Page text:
Lawmakers nearly went down to the wire to pass one of Gov. Jay Inslee’s marquee bills on Wednesday as the House and Senate raced toward their 5 p.m. deadline for passing bills to the opposite chamber.
It was unclear until late morning which chamber would act on Inslee’s climate change study proposal. But by lunchtime, a watered-down version of Inslee’s proposal – which creates a legislative work group and hires a consultant to consider the state’s options for reducing greenhouse gases – had passed the Senate on a 37-12 vote.
The day’s dramatics were then left for the Dream Act, which the House passed as its final action of the day. House Bill 1817 allows students who came to the country as children of illegal immigrants to apply for and receive college help in the form of State Need Grants.
But a similar bill in the Senate was denied a hearing by a majority coalition dominated by Republicans. Lt. Gov. Brad Owen ruled just before the 5 p.m. deadline against a parliamentary maneuver by Senate Democratic Leader Ed Murray to draft his own version of the Dream Act onto a separate scholarship bill that was in play.
“We should give all students the opportunity to succeed in our higher education system,” Murray, a Seattle resident, said in a statement after the failed move. “These students grew up here, went to school here, paid taxes here, and we want them to be able to succeed here. Giving these students a fair shot means giving them the same access to our state financial aid programs that all our other students get.”
In contrast, the House passed its Dream Act by a 77-20 margin with about two-dozen Republicans in support.
“I think that this is a perfect bipartisan issue for a bipartisan-led Senate. And I think the chances are pretty good,” Emily Murphy of OneAmerica, an immigrant advocacy group, told The Associated Press.
Republican Sen. Barbara Bailey, who chairs the higher education committee, said she would try to set a hearing for the House bill. “It is worth a discussion,” Bailey said.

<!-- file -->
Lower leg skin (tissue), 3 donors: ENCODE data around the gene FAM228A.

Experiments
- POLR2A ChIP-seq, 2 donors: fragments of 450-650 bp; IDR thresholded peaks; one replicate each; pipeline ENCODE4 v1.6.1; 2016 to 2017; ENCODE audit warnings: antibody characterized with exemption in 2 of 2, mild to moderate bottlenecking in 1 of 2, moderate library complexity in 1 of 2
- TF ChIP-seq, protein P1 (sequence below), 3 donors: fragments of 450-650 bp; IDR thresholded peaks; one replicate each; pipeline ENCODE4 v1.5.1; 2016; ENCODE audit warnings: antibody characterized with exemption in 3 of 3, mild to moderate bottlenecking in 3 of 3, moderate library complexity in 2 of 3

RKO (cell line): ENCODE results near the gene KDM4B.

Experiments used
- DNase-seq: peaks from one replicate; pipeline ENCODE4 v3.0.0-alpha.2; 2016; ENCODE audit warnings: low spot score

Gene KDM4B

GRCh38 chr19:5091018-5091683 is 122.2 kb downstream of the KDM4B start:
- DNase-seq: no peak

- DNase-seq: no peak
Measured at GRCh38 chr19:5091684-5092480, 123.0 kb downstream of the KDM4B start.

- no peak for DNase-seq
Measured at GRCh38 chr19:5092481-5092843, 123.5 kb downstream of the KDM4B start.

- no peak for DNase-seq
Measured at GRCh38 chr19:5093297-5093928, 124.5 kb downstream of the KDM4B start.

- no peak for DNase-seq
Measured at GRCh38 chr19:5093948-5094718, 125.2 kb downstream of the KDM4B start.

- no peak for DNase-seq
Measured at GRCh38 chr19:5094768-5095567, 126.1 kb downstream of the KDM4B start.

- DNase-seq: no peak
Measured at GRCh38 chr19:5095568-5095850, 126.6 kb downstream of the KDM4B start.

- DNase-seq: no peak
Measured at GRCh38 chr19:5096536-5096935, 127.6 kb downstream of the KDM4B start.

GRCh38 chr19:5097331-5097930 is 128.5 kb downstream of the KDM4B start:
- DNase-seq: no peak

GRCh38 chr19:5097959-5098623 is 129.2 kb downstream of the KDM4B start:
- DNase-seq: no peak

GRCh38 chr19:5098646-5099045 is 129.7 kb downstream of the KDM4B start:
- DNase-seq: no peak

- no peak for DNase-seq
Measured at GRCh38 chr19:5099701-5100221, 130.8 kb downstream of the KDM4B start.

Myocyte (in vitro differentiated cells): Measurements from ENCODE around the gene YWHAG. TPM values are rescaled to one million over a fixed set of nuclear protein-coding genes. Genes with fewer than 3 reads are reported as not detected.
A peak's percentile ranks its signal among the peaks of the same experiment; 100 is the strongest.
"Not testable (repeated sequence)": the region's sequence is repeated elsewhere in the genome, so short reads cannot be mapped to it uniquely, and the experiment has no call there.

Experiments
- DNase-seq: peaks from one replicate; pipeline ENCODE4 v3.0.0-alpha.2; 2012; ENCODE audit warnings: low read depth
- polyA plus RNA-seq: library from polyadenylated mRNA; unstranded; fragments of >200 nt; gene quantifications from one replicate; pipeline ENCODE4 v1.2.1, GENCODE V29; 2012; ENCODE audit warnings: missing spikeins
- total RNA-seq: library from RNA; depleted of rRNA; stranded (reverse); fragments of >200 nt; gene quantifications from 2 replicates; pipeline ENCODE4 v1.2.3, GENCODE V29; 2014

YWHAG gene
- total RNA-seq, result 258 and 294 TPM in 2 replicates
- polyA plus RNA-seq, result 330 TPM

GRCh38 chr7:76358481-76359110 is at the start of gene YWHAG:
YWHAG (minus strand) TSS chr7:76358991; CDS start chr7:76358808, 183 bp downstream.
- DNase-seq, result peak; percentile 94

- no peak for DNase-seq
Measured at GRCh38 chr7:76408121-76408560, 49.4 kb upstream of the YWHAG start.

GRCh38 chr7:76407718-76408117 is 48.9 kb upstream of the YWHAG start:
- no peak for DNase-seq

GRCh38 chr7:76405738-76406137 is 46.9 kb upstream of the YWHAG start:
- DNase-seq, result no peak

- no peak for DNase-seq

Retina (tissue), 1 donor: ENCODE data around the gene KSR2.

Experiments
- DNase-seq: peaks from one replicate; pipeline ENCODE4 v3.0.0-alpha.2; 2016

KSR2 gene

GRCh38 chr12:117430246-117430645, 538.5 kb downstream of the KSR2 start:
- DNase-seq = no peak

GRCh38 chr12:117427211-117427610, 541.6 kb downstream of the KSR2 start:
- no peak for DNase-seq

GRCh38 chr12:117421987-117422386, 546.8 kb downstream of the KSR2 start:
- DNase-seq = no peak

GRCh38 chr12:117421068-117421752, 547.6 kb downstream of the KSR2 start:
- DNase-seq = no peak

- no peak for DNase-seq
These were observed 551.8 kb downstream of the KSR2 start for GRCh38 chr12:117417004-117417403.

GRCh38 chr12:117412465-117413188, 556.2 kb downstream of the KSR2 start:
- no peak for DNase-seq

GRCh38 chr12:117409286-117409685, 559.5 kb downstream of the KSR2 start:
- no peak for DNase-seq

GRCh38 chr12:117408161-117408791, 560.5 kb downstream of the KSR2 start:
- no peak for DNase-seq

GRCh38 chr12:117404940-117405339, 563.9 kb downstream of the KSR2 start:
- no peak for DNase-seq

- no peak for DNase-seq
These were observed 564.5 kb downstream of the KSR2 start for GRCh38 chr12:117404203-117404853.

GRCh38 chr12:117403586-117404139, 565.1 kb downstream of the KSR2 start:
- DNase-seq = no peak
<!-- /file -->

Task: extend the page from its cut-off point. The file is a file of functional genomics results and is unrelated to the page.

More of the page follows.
Opponents said the measure promises financial aid in a time when the state doesn’t have enough money for all students in need.
Dozens of bills died as the 5 p.m. deadline passed, but Wednesday’s action kept alive dozens more – including Inslee’s climate-study proposal, Senate Bill 5802.
What passed was far short of Inslee’s goal, and Democratic Sen. Kevin Ranker of Orcas Island has called it a gutted version of the original bill. Left out was language that says Washington is vulnerable to climate change on many fronts – from rising sea levels that threaten coastal areas to acidifying seas that harm oyster larvae, shrinking snowpack that imperils irrigation for farms and fish, and changes in temperature that threaten forests.
Ranker said he was treating it as “a work in progress’’ and voted for the bill just to keep it moving.
In a nod to the urgency felt by Democrats, Republican Sen. Doug Ericksen of Ferndale inserted an amendment with an emergency clause, letting the bill take effect as soon as Inslee can sign it.
Ericksen said he wants the state to get started immediately on a methodical study of what it could do to lower carbon pollution and what approach provides the best results.
The measure now goes to the House where Rep. Dave Upthegrove, D-Des Moines, pledged to schedule it for hearings quickly in the Environment Committee.
In other activity, the Senate passed a bill that prevents employers from asking workers to provide passwords to their Facebook or other social media accounts as a condition of employment.
Other bills approved in the Senate before the deadline included:
- Legislation to make it easier for prosecutors to convict people for providing criminal assistance. Republican Sen. Mike Carrell of Lakewood says people involved in aiding criminal suspects could be charged even if they don’t have specific knowledge about the exact crime that occurred. The bill is in response to the 2009 slayings of four Lakewood police officers.
- A plan to place rules on the circumstances under which state agencies can give out cellphones to their employees. Republican Sen. Don Benton of Vancouver says the plan will save the state and taxpayers money.
- A $124 penalty for drivers who improperly park in spaces reserved for electric vehicles.